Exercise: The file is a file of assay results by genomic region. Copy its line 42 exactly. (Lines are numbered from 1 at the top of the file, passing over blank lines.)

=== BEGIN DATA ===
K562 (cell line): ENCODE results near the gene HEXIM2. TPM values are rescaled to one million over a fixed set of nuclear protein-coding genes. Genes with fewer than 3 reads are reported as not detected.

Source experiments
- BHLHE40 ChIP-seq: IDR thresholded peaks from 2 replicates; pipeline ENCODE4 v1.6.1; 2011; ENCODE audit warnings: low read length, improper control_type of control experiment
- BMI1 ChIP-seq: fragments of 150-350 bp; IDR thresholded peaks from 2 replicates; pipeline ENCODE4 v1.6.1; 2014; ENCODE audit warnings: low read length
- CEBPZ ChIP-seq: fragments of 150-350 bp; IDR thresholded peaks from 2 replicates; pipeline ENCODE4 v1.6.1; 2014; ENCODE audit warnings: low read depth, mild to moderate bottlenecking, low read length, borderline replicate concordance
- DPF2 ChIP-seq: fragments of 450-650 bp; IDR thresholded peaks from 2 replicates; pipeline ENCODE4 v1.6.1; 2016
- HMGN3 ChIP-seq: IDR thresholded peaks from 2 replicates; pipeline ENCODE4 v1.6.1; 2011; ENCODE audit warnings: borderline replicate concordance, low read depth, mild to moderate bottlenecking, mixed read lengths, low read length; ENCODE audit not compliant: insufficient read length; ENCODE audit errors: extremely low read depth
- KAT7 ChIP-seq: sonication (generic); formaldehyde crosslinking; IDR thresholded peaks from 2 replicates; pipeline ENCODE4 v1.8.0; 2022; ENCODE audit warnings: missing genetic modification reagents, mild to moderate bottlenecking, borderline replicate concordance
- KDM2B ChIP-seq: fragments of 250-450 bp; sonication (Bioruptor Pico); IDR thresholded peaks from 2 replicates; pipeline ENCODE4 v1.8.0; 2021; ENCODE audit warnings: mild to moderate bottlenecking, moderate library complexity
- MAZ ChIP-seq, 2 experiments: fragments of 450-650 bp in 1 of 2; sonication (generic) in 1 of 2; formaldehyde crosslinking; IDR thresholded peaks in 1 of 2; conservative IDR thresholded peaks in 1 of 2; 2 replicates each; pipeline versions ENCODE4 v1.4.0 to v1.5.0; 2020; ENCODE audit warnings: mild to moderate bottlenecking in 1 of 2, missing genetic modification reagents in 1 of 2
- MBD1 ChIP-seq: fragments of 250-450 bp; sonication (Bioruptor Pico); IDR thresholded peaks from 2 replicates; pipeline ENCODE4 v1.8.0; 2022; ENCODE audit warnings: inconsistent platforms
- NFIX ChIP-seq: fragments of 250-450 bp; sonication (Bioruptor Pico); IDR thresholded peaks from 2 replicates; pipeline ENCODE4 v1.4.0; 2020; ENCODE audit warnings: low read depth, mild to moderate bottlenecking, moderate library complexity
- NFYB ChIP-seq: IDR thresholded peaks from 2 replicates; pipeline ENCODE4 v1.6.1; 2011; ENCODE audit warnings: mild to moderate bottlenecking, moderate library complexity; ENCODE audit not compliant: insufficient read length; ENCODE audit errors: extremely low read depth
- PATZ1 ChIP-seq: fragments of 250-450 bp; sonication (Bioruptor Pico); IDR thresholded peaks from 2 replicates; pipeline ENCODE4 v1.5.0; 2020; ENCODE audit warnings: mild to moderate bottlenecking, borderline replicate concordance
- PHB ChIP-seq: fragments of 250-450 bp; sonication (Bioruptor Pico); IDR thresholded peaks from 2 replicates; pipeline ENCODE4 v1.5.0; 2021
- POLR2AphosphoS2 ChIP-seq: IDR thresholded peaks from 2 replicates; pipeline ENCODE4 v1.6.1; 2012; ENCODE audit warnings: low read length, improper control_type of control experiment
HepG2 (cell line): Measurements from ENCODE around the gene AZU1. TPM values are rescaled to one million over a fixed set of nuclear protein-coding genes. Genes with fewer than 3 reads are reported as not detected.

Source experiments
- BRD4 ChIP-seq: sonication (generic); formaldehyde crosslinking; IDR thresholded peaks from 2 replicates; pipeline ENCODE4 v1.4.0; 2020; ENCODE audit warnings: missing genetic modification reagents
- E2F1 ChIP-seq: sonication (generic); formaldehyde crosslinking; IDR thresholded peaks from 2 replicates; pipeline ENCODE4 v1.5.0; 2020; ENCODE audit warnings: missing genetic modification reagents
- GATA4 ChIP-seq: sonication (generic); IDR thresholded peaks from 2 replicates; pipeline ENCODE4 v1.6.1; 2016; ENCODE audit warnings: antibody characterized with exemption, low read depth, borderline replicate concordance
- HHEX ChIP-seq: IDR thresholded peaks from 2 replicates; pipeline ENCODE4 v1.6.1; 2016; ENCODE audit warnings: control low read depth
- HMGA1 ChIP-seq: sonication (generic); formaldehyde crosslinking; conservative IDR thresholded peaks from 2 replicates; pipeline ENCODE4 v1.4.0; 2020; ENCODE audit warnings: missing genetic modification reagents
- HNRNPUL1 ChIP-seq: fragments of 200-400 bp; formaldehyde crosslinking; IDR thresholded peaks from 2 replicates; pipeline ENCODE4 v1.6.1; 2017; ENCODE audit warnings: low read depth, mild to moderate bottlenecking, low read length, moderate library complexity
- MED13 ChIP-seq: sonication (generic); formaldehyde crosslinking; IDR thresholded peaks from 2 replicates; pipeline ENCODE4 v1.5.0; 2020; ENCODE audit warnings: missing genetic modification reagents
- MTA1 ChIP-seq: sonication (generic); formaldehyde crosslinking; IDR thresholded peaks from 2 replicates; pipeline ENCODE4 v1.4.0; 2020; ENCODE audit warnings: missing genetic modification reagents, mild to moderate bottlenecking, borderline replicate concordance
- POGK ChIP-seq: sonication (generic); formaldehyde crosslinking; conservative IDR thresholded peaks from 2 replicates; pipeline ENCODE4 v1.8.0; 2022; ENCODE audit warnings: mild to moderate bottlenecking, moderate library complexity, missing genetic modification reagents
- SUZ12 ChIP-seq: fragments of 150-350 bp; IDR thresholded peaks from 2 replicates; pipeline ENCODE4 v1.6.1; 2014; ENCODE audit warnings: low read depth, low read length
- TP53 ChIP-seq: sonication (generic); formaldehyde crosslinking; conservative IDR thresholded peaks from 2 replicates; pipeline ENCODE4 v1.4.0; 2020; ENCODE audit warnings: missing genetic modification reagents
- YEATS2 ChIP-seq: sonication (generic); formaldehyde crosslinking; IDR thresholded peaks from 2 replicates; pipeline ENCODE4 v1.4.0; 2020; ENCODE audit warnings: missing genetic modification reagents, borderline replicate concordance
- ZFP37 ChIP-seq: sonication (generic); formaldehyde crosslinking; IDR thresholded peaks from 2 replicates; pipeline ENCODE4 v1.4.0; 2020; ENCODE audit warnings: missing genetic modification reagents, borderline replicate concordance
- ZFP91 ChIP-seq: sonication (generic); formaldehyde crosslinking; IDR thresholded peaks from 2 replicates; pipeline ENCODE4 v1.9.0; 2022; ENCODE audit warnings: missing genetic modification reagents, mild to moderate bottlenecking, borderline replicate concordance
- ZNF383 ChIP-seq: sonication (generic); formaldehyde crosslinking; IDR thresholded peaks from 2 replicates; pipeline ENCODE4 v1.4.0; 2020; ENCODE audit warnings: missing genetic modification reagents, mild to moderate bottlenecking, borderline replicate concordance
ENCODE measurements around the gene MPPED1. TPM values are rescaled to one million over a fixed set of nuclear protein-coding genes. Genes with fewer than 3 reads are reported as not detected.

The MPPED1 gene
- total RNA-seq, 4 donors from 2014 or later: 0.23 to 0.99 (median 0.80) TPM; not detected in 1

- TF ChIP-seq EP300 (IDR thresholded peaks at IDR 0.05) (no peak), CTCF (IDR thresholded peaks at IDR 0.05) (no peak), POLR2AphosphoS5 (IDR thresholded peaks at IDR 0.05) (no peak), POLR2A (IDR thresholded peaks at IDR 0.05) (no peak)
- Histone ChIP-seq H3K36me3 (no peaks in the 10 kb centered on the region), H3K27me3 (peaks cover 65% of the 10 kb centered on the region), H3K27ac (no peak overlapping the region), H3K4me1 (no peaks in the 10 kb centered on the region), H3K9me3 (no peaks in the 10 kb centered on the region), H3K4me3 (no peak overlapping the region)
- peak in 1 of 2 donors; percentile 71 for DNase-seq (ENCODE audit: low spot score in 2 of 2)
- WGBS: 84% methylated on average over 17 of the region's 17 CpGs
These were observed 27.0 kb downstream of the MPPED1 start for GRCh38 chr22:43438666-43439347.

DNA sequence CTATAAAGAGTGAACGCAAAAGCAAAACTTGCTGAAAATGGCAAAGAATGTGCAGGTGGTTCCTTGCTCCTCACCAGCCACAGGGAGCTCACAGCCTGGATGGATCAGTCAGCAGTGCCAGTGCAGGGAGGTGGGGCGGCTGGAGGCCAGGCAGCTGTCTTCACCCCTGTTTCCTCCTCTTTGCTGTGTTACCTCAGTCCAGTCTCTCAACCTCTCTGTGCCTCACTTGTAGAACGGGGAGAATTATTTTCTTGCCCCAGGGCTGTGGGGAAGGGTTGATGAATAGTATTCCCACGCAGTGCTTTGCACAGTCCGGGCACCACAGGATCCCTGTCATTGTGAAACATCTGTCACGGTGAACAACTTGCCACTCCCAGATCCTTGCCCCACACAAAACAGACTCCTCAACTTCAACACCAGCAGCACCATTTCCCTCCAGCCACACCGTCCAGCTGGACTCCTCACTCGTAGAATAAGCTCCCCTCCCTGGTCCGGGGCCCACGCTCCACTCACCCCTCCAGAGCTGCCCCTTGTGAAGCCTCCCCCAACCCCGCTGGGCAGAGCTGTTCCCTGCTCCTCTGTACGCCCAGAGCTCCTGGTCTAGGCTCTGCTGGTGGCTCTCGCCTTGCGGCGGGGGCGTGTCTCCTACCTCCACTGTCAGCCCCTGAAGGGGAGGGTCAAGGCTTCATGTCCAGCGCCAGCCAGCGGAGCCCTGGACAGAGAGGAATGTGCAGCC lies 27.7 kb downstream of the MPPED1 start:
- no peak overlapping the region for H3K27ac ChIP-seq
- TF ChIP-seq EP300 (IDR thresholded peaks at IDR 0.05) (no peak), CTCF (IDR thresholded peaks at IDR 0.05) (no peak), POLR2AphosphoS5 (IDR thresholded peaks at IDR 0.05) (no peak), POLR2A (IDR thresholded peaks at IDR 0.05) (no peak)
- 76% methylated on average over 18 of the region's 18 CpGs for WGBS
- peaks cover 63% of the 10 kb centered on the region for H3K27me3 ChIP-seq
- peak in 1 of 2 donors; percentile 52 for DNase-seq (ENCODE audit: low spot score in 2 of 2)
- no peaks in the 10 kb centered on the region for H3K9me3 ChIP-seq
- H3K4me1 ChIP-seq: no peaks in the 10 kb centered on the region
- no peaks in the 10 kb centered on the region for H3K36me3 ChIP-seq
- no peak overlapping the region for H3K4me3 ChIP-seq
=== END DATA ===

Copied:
DNA sequence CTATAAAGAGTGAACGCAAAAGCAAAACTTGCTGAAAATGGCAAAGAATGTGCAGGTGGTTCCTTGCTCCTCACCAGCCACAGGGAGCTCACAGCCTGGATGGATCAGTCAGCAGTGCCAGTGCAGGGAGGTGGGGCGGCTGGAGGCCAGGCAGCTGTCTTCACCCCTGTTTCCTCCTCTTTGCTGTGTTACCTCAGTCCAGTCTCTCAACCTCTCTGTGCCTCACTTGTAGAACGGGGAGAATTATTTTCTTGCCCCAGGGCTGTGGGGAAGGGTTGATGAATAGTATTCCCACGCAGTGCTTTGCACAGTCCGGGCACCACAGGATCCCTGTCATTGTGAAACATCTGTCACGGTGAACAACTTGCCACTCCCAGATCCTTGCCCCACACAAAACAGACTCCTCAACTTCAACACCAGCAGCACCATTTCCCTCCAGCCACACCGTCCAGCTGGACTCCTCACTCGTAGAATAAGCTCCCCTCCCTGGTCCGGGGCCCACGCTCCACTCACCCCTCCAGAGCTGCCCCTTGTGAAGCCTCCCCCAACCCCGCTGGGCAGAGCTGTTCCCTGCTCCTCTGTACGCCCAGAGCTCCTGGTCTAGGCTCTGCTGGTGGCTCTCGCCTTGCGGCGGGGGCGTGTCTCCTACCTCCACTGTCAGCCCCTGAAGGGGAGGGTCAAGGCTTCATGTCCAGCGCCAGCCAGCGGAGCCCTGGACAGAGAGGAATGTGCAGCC lies 27.7 kb downstream of the MPPED1 start: